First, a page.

The ratification by the world’s two biggest carbon emitters and economies triggered a landslide of support. One by one, countries ratified the treaty—and on October 5th, the ratification threshold was crossed, slating November 4th (30 days later) as the Paris Agreement’s official start date. As of today, 97 countries representing 69 percent of carbon emissions are legally bound to their pledges. These include many of the world’s top emitters, including India, Germany, Brazil, and Canada, in addition to China and the U.S. More countries intend to ratify soon.

Light attributes the swift ratification to several factors. To his credit, President Obama made climate change a priority of his second term and rallied world leaders behind the effort. Additionally, there’s now a substantial market—including solar panels, wind turbines, batteries, energy-efficient appliances, and electric vehicles—to power the world through an economic transformation away from fossil fuels.

Most importantly, he says, climate change is now considered an urgent issue, even compared to a few years ago. “We’re experiencing impacts at an increase of 1°C over the preindustrial level that are more frequent and more dramatic than many people anticipated,” Light says. “It’s been a giant global wake-up call.”

Now that the treaty has entered into force, the hard work of fulfilling those pledges begins. Each country set its own goal and designed the process to meet it. The U.S., for instance, pledges to reduce its carbon emissions by 26 to 28 percent by 2025 through a combination of reducing greenhouse gas emissions (including methane, hydrofluorocarbons, and carbon dioxide from power plants), increasing vehicles’ efficiency so they use less gas, and regulating the energy use of buildings and appliances.

Because the pledges are voluntary, some critics say the Paris Agreement won’t be able to get the job done; countries have no incentive to promise more than they’re certain is achievable. As it stands, the countries' commitments are not enough to limit temperature rise to 2°C. Even if every country keeps its pledge from the Paris Agreement, warming will increase by 2.9 to 3.4°C by the end of the century, according to a report published yesterday by the U.N. Environment Programme. Scientists agree that we must hit the 2°C target to avoid the most severe impacts like stronger storms, droughts, and sea level rise.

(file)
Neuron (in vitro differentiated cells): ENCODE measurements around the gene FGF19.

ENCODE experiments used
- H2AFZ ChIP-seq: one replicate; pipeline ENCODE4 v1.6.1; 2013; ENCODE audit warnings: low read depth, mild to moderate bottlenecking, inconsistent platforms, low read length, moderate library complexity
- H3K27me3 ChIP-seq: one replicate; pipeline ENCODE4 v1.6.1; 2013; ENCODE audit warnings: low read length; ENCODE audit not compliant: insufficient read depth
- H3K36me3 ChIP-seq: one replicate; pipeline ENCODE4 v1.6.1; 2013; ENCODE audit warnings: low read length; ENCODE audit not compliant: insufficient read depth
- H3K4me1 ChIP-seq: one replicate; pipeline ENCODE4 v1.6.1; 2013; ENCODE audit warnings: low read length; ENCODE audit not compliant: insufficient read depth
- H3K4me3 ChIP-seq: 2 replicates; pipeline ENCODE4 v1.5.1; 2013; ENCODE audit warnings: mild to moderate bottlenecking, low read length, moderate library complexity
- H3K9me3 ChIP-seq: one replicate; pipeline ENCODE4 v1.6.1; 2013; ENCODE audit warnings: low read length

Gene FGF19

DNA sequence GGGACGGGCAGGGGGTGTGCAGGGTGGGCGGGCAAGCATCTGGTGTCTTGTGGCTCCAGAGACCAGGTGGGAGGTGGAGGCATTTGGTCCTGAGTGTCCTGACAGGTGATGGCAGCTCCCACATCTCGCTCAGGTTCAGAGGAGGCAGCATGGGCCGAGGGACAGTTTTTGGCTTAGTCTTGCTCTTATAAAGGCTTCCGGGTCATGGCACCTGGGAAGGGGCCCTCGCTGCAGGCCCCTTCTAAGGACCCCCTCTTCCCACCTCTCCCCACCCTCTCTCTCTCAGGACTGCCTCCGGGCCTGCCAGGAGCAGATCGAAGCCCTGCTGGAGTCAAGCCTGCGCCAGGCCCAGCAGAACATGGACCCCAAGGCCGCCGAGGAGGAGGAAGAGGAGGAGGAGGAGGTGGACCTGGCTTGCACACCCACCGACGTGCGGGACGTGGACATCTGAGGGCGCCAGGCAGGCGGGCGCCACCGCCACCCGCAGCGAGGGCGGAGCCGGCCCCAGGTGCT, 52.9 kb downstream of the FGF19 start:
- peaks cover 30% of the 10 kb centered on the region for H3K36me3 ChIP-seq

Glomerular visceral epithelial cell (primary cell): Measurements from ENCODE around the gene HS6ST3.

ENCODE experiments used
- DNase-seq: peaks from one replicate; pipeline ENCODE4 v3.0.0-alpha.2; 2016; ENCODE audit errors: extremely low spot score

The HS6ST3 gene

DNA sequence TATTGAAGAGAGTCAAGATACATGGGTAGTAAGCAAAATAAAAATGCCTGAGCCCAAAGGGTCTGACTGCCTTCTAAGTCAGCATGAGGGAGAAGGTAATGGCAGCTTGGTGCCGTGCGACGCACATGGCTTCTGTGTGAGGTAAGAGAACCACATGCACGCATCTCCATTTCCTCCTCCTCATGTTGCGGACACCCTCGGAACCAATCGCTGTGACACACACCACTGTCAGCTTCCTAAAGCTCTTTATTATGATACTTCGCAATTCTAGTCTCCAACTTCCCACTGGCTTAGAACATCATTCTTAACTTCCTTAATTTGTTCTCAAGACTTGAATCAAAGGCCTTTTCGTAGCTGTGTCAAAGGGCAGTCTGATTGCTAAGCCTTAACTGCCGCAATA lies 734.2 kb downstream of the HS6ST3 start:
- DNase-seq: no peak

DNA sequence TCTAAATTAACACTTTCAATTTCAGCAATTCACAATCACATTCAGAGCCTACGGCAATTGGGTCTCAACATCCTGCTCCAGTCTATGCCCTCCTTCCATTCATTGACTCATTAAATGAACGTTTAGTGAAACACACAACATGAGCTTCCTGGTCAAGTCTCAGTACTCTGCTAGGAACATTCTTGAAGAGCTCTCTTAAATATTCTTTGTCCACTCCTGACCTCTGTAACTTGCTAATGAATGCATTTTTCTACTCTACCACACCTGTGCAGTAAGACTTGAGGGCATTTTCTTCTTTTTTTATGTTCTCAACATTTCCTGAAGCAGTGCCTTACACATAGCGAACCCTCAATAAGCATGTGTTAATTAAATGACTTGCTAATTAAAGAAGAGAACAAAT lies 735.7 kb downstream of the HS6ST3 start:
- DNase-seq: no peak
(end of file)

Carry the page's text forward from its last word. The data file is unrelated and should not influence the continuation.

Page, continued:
“If we don’t start taking additional action now . . . we will grieve over the avoidable human tragedy,” Erik Solheim, head of the U.N. Environment Programme, wrote in a statement. “The growing numbers of climate refugees hit by hunger, poverty, illness and conflict will be a constant reminder of our failure to deliver. The science shows that we need to move much faster.”

This need to beef up the climate pledges to meet the 2°C target is built into the Paris Agreement. Every five years, countries have to update their pledges. Crucially, pledges can only be strengthened and made more ambitious. “There’s no backsliding,” Light says. The idea is that over time, as progress is made and new technologies developed, the pledges will evolve and standards will be raised.

If the past month is any indication, world leaders are serious about following through on their commitments. Besides the Paris Agreement, they’ve finalized two climate treaties that have been years in the making. On October 15th, 197 nations agreed to phase out hydrofluorocarbons, powerful greenhouse gases that trap thousands of times more heat than carbon dioxide; they could warm the planet by 0.5°C by 2100 if left unchecked. And in another long-awaited accord, on October 6, the airline industry—backed by 65 countries—agreed to limit pollution on international flights, or else pay for their emissions by funding environmental initiatives.

“We went from constantly trying, coming up to the goal line, and failing for years,” Light says of the two efforts. “Then we get Paris. And now there’s tremendous momentum to get more agreement. Success breeds success.”

And there’s probably more to come. All of this happened just in time for this year’s U.N. Climate Change Conference in Marrakech, which starts on Monday November 7. There, world leaders will discuss how to implement the Paris Agreement, and identify new avenues for reducing emissions collectively.

“They will continue to find every nook and cranny of the existing international system where they can find more ways of reducing emissions or enhancing our capacity for adaptation,” Light says. “That’s the new world that Paris has created. And it’s great.”